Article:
1. Expertise in Construction Laws and Regulations:
Navigating the complex legal landscape of Colorado construction defect cases requires specialized knowledge and expertise. An experienced construction defect law firm such as Johnson Law is well-versed in Colorado’s construction laws, building codes, and regulations. They understand the nuances of construction defect claims and can identify the responsible parties, be it contractors, builders, developers, or suppliers. With this knowledge, they can build a strong case on your behalf, ensuring that your rights are protected and that you receive fair compensation for the damages incurred.
2. Comprehensive Evaluation of Construction Defects:
Johnson Law attorneys and staff will conduct a thorough evaluation of your property to identify and document all defects accurately. This evaluation may involve working with expert witnesses, such as construction consultants and engineers, who can provide valuable insights into the nature and extent of the issues. Having a comprehensive understanding of the defects is crucial in determining the most appropriate legal strategy and ensuring you are adequately compensated for all damages.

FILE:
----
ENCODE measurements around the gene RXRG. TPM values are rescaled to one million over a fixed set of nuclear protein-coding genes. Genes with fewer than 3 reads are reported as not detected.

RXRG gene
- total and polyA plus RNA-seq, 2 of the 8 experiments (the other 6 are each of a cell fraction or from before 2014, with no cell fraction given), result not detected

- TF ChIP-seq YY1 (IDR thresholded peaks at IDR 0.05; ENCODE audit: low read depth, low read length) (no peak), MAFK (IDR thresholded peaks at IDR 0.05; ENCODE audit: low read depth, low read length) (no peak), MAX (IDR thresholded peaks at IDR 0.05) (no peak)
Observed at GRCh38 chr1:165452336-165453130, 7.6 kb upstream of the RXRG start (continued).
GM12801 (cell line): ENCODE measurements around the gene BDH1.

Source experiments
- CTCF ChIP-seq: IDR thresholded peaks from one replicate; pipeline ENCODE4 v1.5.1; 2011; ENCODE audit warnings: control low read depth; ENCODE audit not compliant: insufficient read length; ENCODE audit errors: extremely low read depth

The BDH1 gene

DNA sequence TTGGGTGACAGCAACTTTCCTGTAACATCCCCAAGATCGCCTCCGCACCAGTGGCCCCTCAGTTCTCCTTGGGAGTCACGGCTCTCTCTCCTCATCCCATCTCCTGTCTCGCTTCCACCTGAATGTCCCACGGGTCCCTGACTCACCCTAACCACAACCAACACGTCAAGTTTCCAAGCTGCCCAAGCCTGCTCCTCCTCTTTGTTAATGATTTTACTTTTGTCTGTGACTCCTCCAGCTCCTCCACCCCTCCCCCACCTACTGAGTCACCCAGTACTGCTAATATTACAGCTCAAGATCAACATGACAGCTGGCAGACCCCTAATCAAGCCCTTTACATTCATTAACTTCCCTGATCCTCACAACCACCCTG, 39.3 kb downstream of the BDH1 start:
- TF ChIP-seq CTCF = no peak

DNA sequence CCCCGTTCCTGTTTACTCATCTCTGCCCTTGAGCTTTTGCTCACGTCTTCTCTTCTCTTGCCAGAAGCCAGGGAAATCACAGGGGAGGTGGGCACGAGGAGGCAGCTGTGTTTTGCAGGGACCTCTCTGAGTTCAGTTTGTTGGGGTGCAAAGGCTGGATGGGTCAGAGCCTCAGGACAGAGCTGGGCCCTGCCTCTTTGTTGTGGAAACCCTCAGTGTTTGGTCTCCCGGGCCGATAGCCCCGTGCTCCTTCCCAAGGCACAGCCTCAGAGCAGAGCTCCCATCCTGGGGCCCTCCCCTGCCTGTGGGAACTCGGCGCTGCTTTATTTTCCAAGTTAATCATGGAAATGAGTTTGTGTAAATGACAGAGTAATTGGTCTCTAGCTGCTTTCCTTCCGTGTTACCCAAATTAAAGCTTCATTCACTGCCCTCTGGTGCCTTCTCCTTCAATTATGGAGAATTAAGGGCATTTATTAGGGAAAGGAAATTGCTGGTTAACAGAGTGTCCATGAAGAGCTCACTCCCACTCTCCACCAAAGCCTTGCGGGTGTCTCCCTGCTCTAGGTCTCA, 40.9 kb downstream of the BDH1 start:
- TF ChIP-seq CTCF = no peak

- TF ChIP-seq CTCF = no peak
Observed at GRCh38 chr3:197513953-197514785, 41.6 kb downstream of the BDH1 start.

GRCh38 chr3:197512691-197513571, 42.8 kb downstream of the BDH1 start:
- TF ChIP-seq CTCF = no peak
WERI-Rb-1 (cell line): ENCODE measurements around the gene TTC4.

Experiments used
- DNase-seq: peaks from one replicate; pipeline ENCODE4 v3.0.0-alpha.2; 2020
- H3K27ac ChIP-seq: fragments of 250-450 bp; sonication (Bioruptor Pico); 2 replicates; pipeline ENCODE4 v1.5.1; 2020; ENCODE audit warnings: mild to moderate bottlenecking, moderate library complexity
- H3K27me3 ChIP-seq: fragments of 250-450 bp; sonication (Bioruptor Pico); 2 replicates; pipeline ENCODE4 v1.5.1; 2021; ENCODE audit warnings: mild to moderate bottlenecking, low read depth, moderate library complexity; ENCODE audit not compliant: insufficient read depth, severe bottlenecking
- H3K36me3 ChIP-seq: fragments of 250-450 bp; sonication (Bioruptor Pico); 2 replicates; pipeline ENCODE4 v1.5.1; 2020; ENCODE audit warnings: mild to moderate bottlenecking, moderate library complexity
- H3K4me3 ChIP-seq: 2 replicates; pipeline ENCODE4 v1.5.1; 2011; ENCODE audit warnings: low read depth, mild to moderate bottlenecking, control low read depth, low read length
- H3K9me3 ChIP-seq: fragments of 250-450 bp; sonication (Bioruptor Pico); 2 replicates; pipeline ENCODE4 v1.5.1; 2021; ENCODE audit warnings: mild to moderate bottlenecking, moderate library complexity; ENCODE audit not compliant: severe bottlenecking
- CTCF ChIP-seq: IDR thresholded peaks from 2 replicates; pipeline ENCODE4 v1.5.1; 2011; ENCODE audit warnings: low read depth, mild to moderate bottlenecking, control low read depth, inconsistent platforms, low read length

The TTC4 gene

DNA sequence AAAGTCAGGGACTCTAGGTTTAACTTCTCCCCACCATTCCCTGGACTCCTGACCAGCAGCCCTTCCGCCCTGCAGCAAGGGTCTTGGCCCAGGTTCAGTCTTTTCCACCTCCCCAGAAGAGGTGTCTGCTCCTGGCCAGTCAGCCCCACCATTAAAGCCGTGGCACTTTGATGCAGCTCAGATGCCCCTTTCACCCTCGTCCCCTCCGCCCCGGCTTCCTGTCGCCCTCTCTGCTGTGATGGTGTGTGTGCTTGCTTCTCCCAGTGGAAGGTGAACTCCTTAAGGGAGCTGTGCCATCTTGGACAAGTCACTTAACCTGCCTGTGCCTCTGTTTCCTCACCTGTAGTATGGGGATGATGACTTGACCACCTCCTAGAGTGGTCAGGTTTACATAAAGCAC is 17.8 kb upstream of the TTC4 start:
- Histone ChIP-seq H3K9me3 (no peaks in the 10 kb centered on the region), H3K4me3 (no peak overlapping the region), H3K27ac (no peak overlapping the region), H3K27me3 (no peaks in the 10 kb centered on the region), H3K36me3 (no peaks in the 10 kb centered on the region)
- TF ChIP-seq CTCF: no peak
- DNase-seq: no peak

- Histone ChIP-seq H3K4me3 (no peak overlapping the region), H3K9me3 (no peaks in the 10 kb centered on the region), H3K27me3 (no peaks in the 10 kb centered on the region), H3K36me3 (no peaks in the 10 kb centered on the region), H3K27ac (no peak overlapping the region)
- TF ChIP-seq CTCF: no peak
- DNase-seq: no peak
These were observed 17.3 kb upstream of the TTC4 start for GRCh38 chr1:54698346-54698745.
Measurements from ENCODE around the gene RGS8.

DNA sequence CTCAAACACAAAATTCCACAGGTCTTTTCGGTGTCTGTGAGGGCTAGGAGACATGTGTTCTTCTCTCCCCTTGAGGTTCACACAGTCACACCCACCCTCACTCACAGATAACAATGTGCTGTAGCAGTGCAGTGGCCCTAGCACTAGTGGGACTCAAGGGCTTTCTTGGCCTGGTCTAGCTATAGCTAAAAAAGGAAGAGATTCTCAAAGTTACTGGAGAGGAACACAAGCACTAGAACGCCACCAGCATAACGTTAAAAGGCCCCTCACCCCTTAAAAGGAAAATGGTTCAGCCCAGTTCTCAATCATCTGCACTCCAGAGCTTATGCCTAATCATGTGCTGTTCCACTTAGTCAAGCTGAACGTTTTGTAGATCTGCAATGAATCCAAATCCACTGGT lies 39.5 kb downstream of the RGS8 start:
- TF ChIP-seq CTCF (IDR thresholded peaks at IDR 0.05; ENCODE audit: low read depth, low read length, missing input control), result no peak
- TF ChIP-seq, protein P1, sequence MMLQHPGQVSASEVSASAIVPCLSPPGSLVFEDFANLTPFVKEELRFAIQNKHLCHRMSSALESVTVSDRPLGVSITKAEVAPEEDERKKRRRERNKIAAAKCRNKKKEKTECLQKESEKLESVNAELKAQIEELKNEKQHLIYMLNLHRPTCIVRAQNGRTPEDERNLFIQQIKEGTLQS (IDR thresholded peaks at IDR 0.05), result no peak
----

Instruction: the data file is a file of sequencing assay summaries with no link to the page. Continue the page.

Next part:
3. Negotiation Skills and Alternative Dispute Resolution:
Many construction defect cases in Colorado are resolved through negotiation or alternative dispute resolution (ADR) methods, such as mediation or arbitration. An experienced construction defect law firm possesses excellent negotiation skills, allowing them to engage in productive discussions with the responsible parties or their insurers. Their goal is to achieve a fair settlement that covers the cost of repairs and other damages without the need for prolonged and costly litigation. If the opposing party is uncooperative, a skilled attorney will be well-prepared to take the case to court if necessary.
4. Protection Against Statutes of Limitations and Statutes of Repose:
In Colorado, there are statutes of limitations and statutes of repose that impose time limits on when homeowners can file construction defect claims. These statutes vary depending on the nature of the defect and other factors. Johnson Law is familiar with these time constraints and will ensure that your claim is filed within the required timeframe. Even if you come to Johnson Law after others told you it was too late, we might know and exception to the statute of limitations and statute of repose laws that can salvage your case. By taking swift action, you maximize your chances of securing compensation and avoiding the risk of your claim being dismissed due to missed deadlines.
5. Trial-Ready Representation: